|Cordwood cob wall, windows and the cob tree design.|
Natural builder Paul Lynch from Inkoo came round last Thursday to bring me some heavy-duty baling twine in order for me to crack on with the re-baling. We also talked about the technical aspects of the build and I got a bunch of tips from him on how to proceed with the strawbalewall. Sometimes it actually helps to talk to a person, who has some real life building experience, although my experimental approach to this cottage is in many ways something Paul hasn't done in his own work before either. Which for me makes it a bit daunting but also a bit more interesting task - taking the risk of 'learning as I go along' seems to be the name of the game with my little earth dwelling. :)
On Friday a friend came to cob with me for few hours during the day and in the afternoon it started raining, after many days of dry and hot weather. My parents disappeared inside the comforts of their house and I stayed under the tarp with the cob mix next to me. Right, should I keep building the wall or maybe start sculpting? Didn't have to ponder on that question for too long...
Even though it was getting a bit dark, I set to work,grabbed some sticky cob and started forming shapes out of it with my eager fingers, that have been in love with clay for several years by now. Admittedly, cob is a bit different than pure pottery clay but it has a lot of similarities. With the mental image of my magical tree design I started working the now fairly dry surface of the cob wall, first scraping and roughing it, then re-wetting it, and then finally adding my spiral forms of fresh cob intuitively to it. Listening to music and raindrops on the tarp above me, I zoned in to what I love and know best; creating. Art. It was just what the doctor ordered - I felt so happy! :) After several hours, I finally tore myself away and stopped work for the night. But I had started something - even if some bits would fall out (while drying), I had the beginnings of the cob design there. One thought also came to my mind, that maybe this cottage will be called 'Elämän Puu' - Tree of Life. It sounds wonderful in both languages and has many layers of meaning to me. Trees give us life - they definitely have given me life. This cottage has the life of many trees within. The tree I am sculpting is a metaphor for my appreciation for natural trees as well as the trees of my imagination that twist far and wide, creating new ideas, new pieces of art. Both kinds of trees (the real and the mental) are absolutely crucial for my creative work.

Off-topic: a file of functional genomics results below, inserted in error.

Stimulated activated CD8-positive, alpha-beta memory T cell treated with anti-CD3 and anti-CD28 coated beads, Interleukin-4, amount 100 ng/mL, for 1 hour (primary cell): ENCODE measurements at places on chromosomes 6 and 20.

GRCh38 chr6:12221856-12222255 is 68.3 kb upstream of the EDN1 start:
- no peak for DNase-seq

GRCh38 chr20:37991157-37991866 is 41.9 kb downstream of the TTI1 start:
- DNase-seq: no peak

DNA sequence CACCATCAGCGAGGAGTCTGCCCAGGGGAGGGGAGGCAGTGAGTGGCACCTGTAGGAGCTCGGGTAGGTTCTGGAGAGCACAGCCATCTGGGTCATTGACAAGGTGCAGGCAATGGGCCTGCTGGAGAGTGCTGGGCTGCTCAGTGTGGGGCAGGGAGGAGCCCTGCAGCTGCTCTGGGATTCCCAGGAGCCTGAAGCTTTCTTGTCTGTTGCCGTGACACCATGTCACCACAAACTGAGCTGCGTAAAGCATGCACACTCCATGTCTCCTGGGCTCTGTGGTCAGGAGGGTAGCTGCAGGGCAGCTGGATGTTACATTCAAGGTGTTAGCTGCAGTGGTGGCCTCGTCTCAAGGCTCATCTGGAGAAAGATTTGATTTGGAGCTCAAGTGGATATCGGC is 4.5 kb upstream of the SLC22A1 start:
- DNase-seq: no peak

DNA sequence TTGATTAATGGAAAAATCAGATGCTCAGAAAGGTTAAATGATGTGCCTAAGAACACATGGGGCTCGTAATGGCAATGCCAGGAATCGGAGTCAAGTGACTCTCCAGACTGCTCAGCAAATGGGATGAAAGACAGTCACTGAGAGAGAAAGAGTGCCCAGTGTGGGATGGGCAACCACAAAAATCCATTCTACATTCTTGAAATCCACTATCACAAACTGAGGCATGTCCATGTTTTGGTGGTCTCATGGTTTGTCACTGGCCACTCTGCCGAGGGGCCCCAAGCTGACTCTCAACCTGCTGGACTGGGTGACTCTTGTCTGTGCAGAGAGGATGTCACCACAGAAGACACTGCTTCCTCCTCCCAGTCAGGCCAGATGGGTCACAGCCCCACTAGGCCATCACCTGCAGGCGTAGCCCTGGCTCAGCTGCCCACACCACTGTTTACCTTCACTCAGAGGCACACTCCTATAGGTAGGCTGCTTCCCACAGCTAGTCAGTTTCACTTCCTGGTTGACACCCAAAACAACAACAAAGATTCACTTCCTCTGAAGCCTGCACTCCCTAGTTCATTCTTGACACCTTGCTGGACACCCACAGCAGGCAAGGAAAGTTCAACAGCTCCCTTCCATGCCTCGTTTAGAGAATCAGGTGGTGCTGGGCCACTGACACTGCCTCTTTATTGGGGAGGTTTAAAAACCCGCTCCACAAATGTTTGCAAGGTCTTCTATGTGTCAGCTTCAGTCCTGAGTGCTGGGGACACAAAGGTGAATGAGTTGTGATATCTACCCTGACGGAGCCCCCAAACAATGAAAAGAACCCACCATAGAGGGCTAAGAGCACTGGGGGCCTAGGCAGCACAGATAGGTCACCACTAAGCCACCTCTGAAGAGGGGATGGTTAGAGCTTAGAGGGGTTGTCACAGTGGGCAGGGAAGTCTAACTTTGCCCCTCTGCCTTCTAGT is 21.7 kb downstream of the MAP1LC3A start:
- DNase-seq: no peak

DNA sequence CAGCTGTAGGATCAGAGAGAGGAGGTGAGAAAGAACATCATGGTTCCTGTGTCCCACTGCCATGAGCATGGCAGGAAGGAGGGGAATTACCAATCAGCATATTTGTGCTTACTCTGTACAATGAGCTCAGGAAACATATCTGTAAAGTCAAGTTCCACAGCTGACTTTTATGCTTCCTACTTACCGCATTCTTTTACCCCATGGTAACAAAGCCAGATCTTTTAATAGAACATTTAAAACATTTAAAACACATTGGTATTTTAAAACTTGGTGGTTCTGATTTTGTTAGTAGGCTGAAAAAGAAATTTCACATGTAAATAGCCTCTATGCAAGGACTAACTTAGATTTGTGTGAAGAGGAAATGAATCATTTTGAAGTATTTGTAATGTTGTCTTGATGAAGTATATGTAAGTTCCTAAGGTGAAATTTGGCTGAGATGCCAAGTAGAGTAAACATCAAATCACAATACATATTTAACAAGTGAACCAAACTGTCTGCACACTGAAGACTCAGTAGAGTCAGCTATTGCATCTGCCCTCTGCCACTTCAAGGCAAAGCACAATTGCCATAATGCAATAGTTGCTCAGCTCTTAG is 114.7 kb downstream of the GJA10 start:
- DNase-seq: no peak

|The initial cobbing I did under the tarp in the rain.|
This is why I came here really :) - I know I needed the walls first but I suppose I didn't think that decorating and sculpting would come so far down in the list of things needing doing - otherwise I might have been put off... However, I have learnt so much about the structural and technical aspects of the build up to this point, which I didn't even consider to be learning, or, to be that interested in. But, my heart is creative, filled with fuel of imagination, so I am happy I get to do this finally - the decorating now feels like an icing on the cake, and a very tasty one too!
|A Cobbed Tree of Life - work in progress from yesterday, with natural stone facade integrated into the design.|